The Recession, Round Two?
SCOTT SIMON, host:
This is WEEKEND EDITION from NPR News. I'm Scott Simon.
More signs this week that the sluggish economy is persisting. Friday brought news that consumer spending is flat, the Dow Jones Industrial Average dropped 400 points for the week. On Thursday, the Labor Department reported the number of people filing for unemployment benefits for the first time went up last week.
What can we tell from these trends? Will the nation's economy keep lurching slowly forward or will it slip backward and lead to a double-dip recession?
We're joined now from Professor Danny Boston of Georgia Tech. In addition to teaching there, he runs the Gazelle Index that analyzes the nation's fastest-growing African-American-owed businesses. Professor Boston, thanks so much being with us.
Professor DANNY BOSTON (Georgia Tech): Thank you for having me, Scott.
SIMON: Double-dip recession, to emphasize again, is when the economy improves for a period or two and then falls back. Many banks and major companies are doing well, so why aren't they hiring?
Prof. BOSTON: What corporations did was to take advantage of the downturn to undertake enormous downsize in their workforce. And that was in response to global competition. So some of the dynamics that we see in the labor market today actually are in response to events that have been taking place for the last 10 to 15 years.
As a result now, what they're doing is keeping the workforce that they have, investing a lot in technology, and trying to meet these same or new levels of output with the same workforce. And so you're getting increased profitability, no new hiring.
SIMON: When we say that the unemployment rate is almost 10 percent in this country, that leaves people with an idea that one out of every 10 people don't have a job. But I wonder, in some communities, among some groups of people in this country, is that perception of one in 10, if it's not a lot higher.
Prof. BOSTON: It is. It's significantly higher. For example, African-Americans, that unemployment rate is near 16 percent. It has been persistently high. Among Hispanics, it's around 13 percent. So that rate is high and it's almost, you know, if we were speaking of the country as a whole with rates that minorities such as African-Americans and Hispanics are currently experiencing, we would say, well, the country is in near-depression state.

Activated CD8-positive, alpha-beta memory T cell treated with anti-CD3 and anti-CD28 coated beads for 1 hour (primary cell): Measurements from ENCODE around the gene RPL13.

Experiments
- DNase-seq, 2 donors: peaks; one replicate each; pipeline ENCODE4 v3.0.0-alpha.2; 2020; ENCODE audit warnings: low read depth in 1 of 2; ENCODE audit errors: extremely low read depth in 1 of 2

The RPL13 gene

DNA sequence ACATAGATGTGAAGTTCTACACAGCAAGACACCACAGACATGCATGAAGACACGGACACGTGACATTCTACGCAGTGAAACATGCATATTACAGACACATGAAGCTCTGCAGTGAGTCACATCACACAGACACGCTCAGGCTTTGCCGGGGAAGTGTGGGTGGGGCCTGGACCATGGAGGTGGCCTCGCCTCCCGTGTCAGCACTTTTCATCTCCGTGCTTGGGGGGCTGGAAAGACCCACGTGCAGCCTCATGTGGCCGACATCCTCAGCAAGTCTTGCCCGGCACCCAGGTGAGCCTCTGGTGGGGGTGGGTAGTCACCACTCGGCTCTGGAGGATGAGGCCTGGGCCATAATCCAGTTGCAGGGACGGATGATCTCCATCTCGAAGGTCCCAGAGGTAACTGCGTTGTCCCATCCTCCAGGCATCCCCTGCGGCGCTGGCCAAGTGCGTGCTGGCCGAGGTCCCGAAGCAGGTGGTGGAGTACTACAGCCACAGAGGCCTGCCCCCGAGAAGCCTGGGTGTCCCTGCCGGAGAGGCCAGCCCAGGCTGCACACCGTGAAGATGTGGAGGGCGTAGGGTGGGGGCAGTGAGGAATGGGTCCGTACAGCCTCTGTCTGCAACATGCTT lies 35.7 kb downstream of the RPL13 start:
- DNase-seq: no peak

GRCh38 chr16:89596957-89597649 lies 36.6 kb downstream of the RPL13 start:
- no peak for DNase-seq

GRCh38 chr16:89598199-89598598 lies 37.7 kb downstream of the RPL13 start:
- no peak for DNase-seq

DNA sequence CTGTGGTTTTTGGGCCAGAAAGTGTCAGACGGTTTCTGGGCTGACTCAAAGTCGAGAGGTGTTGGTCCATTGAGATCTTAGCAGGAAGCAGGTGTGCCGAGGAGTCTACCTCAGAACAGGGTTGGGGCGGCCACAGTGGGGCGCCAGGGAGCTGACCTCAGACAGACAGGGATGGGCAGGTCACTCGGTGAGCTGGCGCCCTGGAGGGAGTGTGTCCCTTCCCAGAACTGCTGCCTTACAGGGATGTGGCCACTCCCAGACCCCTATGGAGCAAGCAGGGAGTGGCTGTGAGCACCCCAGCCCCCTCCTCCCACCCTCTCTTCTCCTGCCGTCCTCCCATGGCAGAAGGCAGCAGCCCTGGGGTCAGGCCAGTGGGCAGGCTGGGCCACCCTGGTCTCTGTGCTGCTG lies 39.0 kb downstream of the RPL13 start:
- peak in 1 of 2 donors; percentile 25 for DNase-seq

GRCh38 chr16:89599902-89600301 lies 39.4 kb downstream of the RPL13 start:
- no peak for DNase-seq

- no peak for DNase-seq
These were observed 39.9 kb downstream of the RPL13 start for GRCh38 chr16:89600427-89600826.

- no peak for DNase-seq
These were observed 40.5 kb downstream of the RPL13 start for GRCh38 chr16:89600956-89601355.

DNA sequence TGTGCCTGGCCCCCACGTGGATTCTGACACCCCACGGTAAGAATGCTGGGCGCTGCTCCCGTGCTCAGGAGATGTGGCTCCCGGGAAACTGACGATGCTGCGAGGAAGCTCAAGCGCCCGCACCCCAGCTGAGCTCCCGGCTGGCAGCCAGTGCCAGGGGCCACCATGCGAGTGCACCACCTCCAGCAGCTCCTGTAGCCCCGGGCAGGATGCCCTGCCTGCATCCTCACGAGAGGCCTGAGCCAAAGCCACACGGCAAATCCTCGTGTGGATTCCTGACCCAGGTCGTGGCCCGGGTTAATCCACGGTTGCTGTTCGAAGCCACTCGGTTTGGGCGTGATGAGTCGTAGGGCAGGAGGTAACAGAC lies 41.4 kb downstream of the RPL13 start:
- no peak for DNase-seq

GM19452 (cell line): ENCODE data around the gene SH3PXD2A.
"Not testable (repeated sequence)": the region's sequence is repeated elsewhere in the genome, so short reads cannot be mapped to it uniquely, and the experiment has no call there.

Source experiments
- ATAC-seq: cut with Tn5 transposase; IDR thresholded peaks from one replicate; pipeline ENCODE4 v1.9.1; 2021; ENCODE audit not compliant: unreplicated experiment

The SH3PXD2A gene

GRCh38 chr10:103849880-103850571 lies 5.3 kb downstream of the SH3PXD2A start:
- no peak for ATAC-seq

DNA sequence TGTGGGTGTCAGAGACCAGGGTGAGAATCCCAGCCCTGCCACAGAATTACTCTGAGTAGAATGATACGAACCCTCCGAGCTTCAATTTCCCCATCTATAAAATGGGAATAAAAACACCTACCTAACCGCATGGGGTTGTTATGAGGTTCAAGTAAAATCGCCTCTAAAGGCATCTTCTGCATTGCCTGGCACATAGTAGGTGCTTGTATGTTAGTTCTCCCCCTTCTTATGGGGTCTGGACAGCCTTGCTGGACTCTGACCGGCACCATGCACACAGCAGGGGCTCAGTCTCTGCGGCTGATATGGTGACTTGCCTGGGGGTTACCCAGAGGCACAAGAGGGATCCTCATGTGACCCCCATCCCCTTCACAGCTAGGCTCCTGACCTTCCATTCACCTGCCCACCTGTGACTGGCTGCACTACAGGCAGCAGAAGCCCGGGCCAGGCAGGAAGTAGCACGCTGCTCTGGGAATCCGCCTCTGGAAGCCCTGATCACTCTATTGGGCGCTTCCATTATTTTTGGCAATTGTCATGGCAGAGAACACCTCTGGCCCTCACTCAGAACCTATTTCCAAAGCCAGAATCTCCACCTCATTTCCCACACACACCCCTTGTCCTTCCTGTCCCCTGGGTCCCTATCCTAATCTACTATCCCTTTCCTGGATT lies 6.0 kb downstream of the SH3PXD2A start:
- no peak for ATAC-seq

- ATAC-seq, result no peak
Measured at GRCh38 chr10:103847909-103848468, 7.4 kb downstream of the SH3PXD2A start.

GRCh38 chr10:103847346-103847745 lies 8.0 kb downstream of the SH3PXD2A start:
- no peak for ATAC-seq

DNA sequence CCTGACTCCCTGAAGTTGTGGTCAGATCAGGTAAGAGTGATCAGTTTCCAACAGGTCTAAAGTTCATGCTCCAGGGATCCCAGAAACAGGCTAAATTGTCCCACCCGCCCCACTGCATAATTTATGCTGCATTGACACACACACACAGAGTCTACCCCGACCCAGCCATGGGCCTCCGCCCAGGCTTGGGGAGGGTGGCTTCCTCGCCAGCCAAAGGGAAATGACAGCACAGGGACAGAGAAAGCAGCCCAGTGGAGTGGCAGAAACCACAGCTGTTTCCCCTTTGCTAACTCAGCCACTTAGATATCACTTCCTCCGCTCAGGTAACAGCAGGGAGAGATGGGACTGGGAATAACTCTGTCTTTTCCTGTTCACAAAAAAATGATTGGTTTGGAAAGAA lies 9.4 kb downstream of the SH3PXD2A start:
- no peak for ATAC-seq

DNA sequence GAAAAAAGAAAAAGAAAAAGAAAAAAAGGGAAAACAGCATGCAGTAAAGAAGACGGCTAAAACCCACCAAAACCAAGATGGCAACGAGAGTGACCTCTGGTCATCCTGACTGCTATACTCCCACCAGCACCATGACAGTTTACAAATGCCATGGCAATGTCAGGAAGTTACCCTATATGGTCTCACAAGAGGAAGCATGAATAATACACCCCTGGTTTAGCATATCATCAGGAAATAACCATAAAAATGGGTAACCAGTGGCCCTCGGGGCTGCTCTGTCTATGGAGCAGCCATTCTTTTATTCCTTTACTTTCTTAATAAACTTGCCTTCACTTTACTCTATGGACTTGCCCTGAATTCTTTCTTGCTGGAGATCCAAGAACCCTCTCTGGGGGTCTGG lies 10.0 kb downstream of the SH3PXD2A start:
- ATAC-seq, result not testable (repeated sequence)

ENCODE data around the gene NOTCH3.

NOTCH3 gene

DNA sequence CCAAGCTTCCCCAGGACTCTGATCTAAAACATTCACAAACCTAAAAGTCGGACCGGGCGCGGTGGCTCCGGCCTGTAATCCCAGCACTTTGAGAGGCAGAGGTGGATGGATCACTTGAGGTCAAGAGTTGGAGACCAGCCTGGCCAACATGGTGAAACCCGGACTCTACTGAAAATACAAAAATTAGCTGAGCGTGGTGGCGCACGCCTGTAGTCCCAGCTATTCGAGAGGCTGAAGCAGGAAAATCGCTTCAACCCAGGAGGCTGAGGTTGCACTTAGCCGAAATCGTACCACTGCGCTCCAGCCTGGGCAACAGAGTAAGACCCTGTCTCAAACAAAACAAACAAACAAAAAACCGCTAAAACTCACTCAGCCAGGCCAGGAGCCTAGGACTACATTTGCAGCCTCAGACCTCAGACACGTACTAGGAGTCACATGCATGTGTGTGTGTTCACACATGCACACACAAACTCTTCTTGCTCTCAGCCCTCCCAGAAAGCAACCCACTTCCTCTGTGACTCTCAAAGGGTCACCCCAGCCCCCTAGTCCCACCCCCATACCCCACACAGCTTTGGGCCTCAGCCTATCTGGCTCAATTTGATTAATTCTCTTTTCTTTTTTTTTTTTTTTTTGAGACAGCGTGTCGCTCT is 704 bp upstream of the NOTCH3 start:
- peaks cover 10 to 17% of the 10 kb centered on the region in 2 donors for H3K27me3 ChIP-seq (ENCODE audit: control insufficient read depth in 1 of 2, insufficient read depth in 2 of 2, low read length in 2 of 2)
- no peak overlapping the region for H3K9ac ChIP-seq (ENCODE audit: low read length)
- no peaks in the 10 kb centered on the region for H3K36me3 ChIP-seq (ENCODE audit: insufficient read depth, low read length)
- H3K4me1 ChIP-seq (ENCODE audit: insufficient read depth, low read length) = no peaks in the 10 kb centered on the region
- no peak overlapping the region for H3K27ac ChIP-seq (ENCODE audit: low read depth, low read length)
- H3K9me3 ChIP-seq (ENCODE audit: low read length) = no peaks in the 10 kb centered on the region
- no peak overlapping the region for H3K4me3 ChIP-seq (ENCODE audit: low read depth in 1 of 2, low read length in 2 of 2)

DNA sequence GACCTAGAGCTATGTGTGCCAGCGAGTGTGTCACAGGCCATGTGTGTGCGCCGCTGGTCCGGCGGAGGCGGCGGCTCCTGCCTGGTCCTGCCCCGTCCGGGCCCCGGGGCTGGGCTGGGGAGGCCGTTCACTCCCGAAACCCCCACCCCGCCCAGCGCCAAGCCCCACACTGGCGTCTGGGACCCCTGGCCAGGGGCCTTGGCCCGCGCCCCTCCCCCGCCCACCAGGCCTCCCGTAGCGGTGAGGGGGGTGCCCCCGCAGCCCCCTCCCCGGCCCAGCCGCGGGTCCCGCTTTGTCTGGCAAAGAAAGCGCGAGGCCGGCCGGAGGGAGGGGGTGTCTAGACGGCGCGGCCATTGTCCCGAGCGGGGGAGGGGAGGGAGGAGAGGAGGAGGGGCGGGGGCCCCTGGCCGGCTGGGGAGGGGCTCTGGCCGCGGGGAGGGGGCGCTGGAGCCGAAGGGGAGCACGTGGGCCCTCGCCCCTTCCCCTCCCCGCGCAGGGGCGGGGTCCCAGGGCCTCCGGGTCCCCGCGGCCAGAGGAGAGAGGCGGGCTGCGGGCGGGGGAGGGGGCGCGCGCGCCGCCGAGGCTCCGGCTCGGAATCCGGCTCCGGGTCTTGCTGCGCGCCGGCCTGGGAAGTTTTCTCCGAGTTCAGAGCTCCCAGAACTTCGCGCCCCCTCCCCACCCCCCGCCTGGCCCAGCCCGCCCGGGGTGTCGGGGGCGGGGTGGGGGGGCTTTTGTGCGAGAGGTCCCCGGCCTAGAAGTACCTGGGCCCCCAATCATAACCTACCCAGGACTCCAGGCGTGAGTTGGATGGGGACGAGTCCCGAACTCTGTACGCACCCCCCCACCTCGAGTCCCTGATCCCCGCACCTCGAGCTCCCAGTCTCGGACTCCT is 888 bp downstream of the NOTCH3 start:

SIMON: We mentioned you have a specialty in analyzing small businesses. What's the good news, bad news there?
Prof. BOSTON: When we went through the recession from 2007 into 2008, what we saw is that 85 percent of all of the net new employment was being created by businesses of 50 or fewer workers. So those small businesses are very, very important. And part of the challenge that we're having now is that that sector is not healthy. It's not nourished as much as we would need it to be nourished in order to grow - and they're being hurt from several directions.
One is they are normally linked to corporate supply chains, and of course as the corporate sector is cut back their business is cut back. They do a lot of business with government sectors, particularly local governments, and the local governments are in fiscal crises.
Prof. BOSTON: And then just in order to make it through the recession, they had to rob Peter to pay Paul. And so their credit profile is pretty screwed up. And if they try to go in this new regulatory environment to borrow money, they don't stand a chance. And so they are really hurting. And unless we can do something to channel more business and capital to that sector, then it's going to make this process we're in much, much more difficult.
SIMON: I'm very uncomfortable at asking an economist to make another prediction. You know all the jokes about economists making predictions.
Prof. BOSTON: Sure.
SIMON: But all that being regarded: do you foresee a double-dip recession?
Prof. BOSTON: Well, the U.S. economy is certainly strong enough and fundamentally sound enough that we should not have a double-dip recession. And the only thing that I can see that would make that different is that there are some drastically adverse circumstances that would occur internationally.
SIMON: Professor Danny Boston of Georgia Tech, thanks so much.
Prof. BOSTON: My pleasure.
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